Science: Science and Bible, Evolution and Faith

In one of the most famous clashes between science and religion, the Church in the 17th century said that the Earth is the center of the universe, and the sun and various planets must orbit the earth.

Galileo said that the scientific evidence supported the opposite: the earth actually orbits the sun. He got into a lot of trouble with the Church for his opinion, but the Church eventually admitted that Galileo was right.[1]

The Church made a mistake when it thought that the Bible was giving facts about astronomy. Our understanding of the universe works best when we let the facts speak for themselves. It was quipped that church could teach people how to go to heaven, while science could teach people how the heavens go. They investigate different realities.


A couple of centuries later, scientific findings again seemed to contradict what the Bible said. Geologists saw evidence that the Earth was much, much older than the six or so thousand years implied by the Bible. Layers and layers of sedimentary rocks were apparently created over the span of millions or even billions of years.

Most Christians have come to accept this belief, too, although some prefer to speak about “the appearance of age.” They think that just as God created the first humans as adults, with the appearance of age, so also he created the earth with an appearance of being old. But if God did this, he also designed millions of fossils of organisms that never lived. The God who cannot lie apparently gave us evidence that the earth is very old.

Most of us are familiar with tree rings: as a deciduous tree goes through the cycle of seasons, it adds a ring each year. Whenever a tree is cut down, we can count the rings and see how old it is. Some are 4 or more thousand years old.

Perhaps you did not know that undersea coral reefs also provide a way to date living things. At perfect conditions, they grow at most 8 millimeters each year. Now, the Eniwetok Atoll in the Pacific has a coral cap that is more than 4,500 feet thick. Under ideal conditions, it would take at least 180,000 years for this coral reef to grow; it is most likely much, much older.[2]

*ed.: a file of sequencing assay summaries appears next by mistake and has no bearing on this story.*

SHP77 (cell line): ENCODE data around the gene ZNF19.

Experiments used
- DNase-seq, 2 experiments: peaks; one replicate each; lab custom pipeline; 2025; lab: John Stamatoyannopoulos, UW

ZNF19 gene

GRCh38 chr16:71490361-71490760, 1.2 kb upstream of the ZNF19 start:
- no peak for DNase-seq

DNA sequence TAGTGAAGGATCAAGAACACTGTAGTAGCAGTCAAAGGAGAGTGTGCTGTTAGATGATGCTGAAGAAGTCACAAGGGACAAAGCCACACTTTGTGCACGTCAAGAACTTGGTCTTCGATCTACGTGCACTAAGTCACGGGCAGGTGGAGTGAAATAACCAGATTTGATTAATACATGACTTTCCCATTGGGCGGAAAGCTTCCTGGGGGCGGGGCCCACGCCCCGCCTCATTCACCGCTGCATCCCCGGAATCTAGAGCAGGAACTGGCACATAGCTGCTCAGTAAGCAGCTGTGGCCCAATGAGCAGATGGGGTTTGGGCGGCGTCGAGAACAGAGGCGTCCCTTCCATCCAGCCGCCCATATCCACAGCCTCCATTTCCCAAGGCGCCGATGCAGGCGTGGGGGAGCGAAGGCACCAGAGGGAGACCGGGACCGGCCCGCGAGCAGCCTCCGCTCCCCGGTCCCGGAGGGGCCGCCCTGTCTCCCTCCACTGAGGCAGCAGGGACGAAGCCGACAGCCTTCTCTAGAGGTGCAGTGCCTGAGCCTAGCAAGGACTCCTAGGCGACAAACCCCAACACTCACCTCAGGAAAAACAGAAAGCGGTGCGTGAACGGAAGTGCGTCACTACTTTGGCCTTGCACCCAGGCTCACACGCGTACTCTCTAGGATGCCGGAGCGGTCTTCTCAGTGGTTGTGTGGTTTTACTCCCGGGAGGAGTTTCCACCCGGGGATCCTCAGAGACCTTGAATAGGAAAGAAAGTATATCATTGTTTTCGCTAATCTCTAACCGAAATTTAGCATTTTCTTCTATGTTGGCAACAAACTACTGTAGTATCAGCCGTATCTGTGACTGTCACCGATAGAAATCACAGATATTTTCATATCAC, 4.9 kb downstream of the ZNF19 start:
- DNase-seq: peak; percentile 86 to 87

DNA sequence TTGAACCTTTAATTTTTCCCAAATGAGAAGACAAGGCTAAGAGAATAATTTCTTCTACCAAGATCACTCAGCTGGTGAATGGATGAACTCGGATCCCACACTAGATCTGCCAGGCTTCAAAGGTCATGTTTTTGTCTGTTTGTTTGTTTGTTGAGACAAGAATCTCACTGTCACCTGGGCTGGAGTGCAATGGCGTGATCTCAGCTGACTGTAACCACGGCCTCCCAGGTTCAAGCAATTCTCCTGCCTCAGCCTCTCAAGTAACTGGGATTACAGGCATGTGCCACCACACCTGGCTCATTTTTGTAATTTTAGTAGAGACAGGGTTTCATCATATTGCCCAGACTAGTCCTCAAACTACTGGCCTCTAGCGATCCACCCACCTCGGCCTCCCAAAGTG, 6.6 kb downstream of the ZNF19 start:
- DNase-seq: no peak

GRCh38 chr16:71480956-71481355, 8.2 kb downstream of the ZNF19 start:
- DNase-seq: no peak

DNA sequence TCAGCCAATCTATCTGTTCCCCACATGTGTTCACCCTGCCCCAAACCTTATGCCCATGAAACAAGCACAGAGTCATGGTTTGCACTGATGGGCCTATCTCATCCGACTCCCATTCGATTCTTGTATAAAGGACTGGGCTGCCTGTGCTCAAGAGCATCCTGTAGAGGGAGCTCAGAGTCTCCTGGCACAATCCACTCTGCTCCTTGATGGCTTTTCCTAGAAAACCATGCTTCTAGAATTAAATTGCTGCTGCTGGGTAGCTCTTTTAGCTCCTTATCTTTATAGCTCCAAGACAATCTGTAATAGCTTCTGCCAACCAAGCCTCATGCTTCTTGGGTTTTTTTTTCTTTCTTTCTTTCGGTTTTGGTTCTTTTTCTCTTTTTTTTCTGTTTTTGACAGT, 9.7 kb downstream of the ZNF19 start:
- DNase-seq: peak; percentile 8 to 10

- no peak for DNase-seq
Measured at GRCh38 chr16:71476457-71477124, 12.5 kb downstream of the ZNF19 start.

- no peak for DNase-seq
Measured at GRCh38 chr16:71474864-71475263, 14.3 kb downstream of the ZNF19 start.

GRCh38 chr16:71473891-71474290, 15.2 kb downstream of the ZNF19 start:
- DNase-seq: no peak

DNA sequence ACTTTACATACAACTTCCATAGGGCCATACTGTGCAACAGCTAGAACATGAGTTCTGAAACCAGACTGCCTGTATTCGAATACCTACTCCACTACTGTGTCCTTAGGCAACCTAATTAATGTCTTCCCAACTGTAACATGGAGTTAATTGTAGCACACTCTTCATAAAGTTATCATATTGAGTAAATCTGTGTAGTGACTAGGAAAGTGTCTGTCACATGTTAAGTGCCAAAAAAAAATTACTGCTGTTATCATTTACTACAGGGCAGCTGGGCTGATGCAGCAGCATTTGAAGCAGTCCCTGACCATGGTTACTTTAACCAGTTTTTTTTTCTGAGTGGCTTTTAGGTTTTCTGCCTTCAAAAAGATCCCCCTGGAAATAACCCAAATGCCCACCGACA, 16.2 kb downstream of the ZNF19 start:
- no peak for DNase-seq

Some rocks also have layers, built up each year by deposits of wind- or water-born particles, usually changing with the annual cycle of season. The Green River shale deposits in Wyoming have several million paper-thin layers of clay alternating with organic materials, deposited each spring and summer. These layers could not be the result of a large flood—the only natural explanation for them is that they formed over several million years.

At least when it comes to geology, it seems that God has given us evidence that the earth is quite old, and if we think that the Bible says it’s young, then we have misunderstood what the Bible is trying to say to us. The Bible is simply not trying to tell us how old the rocks are.


More recently, astronomers have discovered that the universe is a lot larger, and older, than Galileo would have imagined in his wildest dreams. The universe contains billions of galaxies that can be seen only with high-powered telescopes. As scientists survey these pinpoints of light, they see stars in various stages of formation—enormous spheres of gas, energized by fusion furnaces.

With our much smaller laboratories on earth, physicists have learned how atoms of hydrogen and helium can fuse to produce new elements and massive amounts of energy. Each element produces a slightly different spectrum of electromagnetic energy, and even though we are billions of miles from other stars, we can see the tell-tale evidence of various elements and the radiation that is produced when atomic nuclei merge to create new elements.

Here, too, there is great age. It takes billions of years for a large sphere of gas to condense, to begin fusion of small atoms to create larger atoms, then for those larger atoms to fuse and create yet heavier elements. Many of those galaxies are so far away from earth that it takes billions of years for even the light to reach us. Indeed, what we see now is something that actually happened several billion years ago. The further away we look, the further back in time we see. As we look into space, we see the history of the universe.